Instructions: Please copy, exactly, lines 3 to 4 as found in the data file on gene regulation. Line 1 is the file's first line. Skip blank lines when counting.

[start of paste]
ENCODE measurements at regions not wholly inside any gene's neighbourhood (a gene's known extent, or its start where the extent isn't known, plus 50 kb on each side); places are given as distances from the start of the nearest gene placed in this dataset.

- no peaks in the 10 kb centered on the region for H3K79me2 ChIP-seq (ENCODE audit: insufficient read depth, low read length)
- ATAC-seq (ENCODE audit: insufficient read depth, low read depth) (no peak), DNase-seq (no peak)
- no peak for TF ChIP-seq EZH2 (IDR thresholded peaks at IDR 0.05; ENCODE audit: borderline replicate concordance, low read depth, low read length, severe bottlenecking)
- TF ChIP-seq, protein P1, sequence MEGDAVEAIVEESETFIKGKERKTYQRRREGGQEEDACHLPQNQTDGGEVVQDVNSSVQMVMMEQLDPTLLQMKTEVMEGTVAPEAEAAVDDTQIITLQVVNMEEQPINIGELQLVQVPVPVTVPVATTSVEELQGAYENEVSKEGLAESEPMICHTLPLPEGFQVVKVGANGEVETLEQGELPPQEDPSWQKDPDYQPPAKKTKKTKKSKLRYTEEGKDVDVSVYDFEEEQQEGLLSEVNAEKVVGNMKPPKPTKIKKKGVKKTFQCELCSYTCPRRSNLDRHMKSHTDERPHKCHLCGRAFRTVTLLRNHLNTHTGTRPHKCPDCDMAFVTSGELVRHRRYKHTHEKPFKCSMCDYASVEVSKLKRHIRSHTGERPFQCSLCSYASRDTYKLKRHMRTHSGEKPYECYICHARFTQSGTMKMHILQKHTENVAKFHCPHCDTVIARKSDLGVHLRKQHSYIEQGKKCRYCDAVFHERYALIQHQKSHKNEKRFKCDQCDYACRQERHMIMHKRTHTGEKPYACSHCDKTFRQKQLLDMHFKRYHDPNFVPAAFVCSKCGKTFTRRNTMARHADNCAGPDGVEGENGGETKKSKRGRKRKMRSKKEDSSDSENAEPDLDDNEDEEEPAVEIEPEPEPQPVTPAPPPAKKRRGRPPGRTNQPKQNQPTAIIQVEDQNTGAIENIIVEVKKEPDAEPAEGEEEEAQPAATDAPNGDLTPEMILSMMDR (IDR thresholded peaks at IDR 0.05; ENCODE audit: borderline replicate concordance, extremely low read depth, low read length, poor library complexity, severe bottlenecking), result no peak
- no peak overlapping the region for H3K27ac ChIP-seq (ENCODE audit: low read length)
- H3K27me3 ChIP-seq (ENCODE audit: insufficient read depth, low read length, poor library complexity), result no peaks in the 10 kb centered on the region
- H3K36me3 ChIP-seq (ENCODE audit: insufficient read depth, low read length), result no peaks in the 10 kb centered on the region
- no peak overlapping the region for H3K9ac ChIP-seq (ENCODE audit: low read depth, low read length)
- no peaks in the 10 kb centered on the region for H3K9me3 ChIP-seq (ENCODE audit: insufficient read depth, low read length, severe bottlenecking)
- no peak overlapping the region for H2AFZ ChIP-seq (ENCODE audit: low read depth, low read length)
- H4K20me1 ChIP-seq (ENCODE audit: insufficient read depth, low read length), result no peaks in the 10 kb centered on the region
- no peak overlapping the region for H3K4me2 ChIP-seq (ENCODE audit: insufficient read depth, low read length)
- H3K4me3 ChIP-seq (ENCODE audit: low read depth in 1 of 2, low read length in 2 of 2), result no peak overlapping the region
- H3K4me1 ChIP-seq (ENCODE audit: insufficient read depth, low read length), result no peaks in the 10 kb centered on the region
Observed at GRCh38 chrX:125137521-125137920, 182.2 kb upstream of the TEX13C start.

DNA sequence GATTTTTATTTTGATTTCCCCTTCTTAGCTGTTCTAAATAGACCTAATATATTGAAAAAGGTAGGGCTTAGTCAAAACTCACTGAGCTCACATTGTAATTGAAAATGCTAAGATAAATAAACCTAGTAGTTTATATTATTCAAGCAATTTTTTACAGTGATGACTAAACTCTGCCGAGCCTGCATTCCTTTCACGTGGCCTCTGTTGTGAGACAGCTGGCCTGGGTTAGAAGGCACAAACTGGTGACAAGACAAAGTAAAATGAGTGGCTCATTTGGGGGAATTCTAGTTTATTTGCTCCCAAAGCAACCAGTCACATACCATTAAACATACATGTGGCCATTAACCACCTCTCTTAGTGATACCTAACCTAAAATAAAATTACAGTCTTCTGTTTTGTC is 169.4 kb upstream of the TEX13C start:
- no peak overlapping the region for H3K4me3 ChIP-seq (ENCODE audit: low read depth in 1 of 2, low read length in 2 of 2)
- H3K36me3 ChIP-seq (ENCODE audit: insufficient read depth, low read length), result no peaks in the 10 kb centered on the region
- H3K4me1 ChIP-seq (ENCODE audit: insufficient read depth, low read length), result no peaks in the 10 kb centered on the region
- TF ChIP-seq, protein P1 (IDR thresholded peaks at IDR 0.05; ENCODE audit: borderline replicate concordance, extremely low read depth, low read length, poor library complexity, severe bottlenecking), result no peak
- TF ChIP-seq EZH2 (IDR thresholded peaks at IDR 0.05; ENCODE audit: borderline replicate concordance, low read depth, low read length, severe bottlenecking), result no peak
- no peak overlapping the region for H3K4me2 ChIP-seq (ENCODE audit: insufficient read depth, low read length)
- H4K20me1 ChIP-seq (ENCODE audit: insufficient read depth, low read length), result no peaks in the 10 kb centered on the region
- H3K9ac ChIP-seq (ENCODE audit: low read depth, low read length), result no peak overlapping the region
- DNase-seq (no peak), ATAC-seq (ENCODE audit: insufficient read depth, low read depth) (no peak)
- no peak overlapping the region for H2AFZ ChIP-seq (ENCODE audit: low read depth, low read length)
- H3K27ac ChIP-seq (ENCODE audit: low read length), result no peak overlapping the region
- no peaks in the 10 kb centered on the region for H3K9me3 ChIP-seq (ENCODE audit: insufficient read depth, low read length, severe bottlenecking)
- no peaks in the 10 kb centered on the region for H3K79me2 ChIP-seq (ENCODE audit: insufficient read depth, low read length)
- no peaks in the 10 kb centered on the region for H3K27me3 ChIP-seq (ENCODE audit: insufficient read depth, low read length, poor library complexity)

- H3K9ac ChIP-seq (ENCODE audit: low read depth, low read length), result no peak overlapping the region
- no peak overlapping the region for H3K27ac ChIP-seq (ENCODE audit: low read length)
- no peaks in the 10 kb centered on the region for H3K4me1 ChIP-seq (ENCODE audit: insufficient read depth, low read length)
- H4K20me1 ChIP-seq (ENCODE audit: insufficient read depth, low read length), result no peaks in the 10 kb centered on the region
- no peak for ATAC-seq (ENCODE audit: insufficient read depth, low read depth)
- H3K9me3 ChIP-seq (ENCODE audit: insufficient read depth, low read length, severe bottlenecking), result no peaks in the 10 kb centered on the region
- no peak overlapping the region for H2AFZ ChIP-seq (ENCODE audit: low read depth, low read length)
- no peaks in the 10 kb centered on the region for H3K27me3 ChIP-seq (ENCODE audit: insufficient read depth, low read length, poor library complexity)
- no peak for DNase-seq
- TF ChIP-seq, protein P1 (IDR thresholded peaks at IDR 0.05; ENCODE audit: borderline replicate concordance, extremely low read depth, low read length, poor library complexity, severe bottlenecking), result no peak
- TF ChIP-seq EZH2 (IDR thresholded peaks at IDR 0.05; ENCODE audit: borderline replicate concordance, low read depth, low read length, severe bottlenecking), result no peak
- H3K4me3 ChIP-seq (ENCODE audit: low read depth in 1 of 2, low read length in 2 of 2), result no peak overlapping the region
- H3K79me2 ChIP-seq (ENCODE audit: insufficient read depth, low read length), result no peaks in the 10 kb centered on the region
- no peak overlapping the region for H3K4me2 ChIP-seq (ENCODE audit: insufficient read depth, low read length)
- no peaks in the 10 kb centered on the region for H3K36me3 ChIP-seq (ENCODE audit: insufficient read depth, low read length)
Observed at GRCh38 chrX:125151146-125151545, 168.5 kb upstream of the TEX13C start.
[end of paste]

- ATAC-seq (ENCODE audit: insufficient read depth, low read depth) (no peak), DNase-seq (no peak)
- no peak for TF ChIP-seq EZH2 (IDR thresholded peaks at IDR 0.05; ENCODE audit: borderline replicate concordance, low read depth, low read length, severe bottlenecking)